Almost 400,000 Syrian migrants have reached Europe this year, fleeing a civil war that has torn their country apart and put major political pressure on the EU's leaders—and borders.

But being rational about the distribution of migrants can alleviate that pressure, said homeland security expert Juliette Kayyem, host of the "Security Mom" podcast.

"Even if you multiplied the number of refugees by four, that's still less than 1% of the EU's overall population," she said. "The problem is uneven distribution."

The number of migrants, while seemingly large, represents only 0.03% of Europe's total population.

That  influx of young migrants could even serve as a boon to Europe's aging populations, Kayyem argued, by replenishing workforces that are, in many countries, aging out.

"If you evenly distributed this problem it would be negligible. In fact, if you were rational about it, it would even be helpful," she said.

The United States could also play a role in that distribution. Currently, the United States has accepted 1,500 refugees, and has pledged to increase that number to 5,000-8,000 next year. Kayyem argued we can—and should—be doing a lot more, not only to help the migrants themselves but to prevent the swell of anti-immigrant sentiment in Europe.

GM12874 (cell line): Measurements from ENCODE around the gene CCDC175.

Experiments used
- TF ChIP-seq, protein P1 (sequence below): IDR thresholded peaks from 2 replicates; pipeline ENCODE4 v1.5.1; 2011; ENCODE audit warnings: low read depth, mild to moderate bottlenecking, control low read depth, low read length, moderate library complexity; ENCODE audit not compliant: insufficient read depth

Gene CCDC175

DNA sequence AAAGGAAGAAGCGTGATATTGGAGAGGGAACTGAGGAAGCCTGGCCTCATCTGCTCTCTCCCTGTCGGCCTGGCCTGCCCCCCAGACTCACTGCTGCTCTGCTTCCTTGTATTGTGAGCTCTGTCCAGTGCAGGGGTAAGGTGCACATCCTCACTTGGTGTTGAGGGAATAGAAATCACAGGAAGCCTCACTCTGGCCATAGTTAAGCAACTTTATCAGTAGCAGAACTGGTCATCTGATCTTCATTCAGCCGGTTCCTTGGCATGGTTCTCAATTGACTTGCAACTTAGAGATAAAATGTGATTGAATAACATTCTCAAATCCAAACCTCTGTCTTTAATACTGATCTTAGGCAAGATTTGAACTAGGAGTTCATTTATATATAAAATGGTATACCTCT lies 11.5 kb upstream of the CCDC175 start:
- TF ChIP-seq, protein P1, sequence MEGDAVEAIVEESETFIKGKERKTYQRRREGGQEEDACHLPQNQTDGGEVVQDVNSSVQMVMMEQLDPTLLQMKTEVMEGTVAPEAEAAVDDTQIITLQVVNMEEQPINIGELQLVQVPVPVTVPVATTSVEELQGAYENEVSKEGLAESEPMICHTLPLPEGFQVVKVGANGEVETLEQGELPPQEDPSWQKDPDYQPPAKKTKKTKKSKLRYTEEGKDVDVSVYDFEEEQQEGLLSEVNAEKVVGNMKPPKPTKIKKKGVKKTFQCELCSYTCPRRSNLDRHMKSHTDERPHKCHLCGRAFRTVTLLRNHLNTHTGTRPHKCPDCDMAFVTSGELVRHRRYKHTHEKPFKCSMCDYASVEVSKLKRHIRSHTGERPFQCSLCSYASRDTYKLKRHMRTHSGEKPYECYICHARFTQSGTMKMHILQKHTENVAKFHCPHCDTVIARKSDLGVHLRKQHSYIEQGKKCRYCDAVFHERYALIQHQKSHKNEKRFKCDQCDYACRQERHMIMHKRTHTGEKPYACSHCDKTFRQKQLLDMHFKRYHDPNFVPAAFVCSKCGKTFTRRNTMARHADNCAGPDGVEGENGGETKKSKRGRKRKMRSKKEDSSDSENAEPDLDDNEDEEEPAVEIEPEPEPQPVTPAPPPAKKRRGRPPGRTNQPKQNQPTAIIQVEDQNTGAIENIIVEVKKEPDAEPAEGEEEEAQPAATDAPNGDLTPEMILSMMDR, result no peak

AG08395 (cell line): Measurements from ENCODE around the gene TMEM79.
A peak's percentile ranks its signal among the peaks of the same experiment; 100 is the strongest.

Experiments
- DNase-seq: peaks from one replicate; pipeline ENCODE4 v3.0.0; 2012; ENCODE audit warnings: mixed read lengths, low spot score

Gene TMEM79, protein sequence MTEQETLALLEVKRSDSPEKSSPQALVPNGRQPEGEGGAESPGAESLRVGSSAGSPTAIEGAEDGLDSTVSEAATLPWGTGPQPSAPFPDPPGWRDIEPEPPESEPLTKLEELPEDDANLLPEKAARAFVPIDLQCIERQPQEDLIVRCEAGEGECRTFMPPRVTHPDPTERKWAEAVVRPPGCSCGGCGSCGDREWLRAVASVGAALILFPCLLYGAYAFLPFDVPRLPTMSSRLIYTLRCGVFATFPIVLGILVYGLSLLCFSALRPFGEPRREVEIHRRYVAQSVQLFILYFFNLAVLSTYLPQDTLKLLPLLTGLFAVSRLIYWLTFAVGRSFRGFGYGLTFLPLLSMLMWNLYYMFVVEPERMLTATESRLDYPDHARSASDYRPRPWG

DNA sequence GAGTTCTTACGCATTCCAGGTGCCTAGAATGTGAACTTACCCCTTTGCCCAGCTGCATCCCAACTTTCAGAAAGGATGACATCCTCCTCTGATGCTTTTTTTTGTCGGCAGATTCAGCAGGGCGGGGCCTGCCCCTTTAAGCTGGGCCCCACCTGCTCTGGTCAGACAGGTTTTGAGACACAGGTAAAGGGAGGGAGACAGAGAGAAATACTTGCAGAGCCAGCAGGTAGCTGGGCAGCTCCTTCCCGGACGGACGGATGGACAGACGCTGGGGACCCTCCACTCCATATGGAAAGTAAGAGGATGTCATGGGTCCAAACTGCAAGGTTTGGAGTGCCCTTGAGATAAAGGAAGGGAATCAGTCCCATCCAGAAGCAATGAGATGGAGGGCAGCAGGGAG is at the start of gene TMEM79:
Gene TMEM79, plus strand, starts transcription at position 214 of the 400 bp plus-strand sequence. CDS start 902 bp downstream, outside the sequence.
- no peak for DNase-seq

"It's a no-brainer at this stage, if only to calm Europe, which is going to get more radicalized in terms of right-wing anti-immigrant sentiment," she said.

"I don't like a Europe like that," she continued. "We know what happens."

To hear more from homeland security expert Juliette Kayyem, tune in to Boston Public Radio above.